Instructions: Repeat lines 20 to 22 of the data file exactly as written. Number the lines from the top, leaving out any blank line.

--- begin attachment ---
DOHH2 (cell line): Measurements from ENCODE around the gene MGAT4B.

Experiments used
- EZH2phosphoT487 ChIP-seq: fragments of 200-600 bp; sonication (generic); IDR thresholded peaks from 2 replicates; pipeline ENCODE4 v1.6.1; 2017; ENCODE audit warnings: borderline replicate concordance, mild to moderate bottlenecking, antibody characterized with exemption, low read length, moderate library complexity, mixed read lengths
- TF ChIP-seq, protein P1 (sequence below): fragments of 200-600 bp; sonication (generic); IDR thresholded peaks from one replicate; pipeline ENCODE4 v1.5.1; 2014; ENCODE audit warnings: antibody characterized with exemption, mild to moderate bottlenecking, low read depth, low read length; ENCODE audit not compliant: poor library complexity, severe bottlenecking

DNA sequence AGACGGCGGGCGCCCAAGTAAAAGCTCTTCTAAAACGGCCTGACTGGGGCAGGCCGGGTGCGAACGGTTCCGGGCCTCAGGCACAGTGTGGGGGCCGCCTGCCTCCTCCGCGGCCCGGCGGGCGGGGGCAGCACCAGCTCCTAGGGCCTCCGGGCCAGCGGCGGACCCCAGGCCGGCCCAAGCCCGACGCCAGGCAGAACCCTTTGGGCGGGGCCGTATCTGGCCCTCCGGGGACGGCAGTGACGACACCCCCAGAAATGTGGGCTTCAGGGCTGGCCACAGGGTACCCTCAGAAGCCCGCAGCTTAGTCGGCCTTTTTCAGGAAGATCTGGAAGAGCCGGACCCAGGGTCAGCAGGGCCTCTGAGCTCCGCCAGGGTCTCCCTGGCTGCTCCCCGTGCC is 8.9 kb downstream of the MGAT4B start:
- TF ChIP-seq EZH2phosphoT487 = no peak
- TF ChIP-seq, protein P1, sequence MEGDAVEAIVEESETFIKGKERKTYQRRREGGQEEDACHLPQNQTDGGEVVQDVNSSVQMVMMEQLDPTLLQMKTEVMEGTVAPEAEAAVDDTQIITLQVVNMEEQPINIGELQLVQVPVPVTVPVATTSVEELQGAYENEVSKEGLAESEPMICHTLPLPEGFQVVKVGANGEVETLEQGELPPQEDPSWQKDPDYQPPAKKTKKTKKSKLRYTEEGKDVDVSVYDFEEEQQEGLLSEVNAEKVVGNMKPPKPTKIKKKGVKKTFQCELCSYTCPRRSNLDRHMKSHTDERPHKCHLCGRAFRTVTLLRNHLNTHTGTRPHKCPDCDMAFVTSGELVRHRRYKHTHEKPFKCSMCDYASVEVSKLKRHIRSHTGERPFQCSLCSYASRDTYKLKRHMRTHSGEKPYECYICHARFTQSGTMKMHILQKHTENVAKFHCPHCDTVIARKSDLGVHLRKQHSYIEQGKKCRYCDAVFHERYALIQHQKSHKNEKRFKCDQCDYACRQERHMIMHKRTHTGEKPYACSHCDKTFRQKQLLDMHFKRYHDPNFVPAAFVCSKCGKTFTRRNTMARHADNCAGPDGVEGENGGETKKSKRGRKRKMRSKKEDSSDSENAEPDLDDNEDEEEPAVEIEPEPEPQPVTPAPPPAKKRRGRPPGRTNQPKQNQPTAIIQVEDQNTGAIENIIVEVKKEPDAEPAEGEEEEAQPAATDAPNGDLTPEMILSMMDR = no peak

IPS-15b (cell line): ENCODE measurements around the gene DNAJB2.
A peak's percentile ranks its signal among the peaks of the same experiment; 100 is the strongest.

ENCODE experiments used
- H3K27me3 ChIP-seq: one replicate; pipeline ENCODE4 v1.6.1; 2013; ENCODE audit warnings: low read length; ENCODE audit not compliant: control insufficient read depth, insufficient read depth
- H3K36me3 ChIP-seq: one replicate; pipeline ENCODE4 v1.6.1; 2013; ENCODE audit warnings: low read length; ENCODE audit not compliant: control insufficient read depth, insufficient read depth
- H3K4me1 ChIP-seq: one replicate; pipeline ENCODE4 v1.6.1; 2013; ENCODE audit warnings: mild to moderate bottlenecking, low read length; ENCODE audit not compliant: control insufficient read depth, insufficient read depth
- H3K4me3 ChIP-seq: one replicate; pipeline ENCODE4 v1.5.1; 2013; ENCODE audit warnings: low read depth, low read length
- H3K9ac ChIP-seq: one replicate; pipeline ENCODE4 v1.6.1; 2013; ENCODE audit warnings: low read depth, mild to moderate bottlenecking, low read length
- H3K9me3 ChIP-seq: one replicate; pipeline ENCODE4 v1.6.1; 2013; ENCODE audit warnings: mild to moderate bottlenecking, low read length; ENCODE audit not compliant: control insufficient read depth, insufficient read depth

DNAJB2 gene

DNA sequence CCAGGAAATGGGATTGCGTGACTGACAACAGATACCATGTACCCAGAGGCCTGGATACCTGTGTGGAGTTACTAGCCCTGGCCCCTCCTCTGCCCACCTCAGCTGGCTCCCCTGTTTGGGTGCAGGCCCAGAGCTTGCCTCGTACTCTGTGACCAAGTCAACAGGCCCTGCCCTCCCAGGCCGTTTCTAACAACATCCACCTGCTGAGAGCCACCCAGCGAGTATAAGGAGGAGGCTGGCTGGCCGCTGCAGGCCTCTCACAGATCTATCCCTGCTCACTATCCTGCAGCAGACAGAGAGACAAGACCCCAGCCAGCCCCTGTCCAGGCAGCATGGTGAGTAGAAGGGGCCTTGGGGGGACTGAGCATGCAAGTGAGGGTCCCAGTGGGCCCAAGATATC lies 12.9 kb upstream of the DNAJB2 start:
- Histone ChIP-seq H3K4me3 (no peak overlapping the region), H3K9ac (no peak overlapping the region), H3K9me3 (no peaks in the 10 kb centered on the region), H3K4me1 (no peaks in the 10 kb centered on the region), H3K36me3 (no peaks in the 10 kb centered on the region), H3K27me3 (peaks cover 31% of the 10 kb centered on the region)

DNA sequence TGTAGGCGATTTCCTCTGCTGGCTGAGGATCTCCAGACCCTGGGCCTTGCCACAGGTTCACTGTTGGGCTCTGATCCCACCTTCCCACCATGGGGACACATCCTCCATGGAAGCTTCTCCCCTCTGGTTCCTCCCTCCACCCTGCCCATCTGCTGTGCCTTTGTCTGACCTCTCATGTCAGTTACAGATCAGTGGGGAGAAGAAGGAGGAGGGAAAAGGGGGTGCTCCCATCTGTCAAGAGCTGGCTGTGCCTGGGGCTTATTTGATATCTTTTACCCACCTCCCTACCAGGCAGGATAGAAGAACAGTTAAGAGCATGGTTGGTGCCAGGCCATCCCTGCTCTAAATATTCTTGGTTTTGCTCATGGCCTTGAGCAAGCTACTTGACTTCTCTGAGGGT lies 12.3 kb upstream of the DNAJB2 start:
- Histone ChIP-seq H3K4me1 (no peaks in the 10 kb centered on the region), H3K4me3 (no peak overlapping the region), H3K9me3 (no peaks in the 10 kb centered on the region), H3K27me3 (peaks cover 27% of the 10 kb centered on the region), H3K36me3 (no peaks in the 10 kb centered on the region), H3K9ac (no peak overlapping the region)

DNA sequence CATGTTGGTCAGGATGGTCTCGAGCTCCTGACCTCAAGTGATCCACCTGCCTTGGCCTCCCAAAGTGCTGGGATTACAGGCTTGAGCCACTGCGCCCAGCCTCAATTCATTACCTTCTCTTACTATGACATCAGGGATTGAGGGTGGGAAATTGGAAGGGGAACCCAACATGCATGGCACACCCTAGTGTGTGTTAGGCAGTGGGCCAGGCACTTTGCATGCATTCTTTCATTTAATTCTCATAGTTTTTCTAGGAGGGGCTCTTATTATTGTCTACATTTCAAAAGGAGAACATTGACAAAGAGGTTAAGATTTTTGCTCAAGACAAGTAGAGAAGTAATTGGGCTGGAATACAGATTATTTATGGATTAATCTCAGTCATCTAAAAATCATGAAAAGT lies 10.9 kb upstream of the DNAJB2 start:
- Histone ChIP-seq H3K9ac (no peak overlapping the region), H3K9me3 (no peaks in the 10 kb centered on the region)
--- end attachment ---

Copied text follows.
DNA sequence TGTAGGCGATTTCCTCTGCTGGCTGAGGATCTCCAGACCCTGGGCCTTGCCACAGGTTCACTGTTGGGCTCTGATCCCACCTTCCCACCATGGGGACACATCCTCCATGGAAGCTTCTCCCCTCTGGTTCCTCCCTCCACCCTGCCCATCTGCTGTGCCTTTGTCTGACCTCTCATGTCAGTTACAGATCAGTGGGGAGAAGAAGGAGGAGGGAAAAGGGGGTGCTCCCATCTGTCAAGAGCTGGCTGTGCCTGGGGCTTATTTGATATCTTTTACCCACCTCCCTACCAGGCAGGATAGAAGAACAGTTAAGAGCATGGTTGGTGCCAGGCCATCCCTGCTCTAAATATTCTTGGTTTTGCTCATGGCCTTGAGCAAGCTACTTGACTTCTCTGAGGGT lies 12.3 kb upstream of the DNAJB2 start:
- Histone ChIP-seq H3K4me1 (no peaks in the 10 kb centered on the region), H3K4me3 (no peak overlapping the region), H3K9me3 (no peaks in the 10 kb centered on the region), H3K27me3 (peaks cover 27% of the 10 kb centered on the region), H3K36me3 (no peaks in the 10 kb centered on the region), H3K9ac (no peak overlapping the region)

DNA sequence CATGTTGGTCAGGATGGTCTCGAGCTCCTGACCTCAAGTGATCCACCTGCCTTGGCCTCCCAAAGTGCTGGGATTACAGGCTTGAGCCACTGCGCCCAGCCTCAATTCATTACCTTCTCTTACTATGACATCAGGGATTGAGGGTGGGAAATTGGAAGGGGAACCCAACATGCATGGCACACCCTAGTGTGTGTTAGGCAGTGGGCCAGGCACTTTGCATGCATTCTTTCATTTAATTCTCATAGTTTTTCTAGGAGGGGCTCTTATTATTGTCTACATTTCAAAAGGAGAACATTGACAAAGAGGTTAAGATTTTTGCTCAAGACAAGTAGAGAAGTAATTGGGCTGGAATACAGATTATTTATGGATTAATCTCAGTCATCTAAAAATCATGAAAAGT lies 10.9 kb upstream of the DNAJB2 start: